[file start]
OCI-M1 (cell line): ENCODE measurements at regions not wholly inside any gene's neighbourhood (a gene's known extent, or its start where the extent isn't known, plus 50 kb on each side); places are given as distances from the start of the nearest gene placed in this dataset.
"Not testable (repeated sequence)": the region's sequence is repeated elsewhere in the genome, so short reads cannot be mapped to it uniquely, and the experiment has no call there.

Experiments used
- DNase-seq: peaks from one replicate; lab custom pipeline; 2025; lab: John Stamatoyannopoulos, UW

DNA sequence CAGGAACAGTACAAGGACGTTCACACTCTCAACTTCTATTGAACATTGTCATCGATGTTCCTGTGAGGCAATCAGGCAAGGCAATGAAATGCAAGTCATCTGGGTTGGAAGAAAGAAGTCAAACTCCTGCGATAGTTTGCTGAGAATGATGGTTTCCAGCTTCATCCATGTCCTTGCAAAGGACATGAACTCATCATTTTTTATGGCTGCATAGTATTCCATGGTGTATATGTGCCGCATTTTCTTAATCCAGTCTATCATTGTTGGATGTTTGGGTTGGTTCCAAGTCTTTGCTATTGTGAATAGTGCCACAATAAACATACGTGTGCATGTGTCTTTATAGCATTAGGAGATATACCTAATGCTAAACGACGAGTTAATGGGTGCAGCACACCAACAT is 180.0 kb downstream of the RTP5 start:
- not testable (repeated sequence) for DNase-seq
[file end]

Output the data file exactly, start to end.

OCI-M1 (cell line): ENCODE measurements at regions not wholly inside any gene's neighbourhood (a gene's known extent, or its start where the extent isn't known, plus 50 kb on each side); places are given as distances from the start of the nearest gene placed in this dataset.
"Not testable (repeated sequence)": the region's sequence is repeated elsewhere in the genome, so short reads cannot be mapped to it uniquely, and the experiment has no call there.

Experiments used
- DNase-seq: peaks from one replicate; lab custom pipeline; 2025; lab: John Stamatoyannopoulos, UW

DNA sequence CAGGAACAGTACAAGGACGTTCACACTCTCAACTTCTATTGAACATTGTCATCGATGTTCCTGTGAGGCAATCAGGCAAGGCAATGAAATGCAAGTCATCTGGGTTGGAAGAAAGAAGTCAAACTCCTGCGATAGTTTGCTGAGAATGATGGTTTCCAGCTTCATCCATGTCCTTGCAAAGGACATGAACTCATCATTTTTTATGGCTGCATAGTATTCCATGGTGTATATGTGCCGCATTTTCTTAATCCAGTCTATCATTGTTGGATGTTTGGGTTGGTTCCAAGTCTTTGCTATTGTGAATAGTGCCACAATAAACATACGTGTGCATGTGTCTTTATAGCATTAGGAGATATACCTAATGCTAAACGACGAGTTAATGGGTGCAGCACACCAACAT is 180.0 kb downstream of the RTP5 start:
- not testable (repeated sequence) for DNase-seq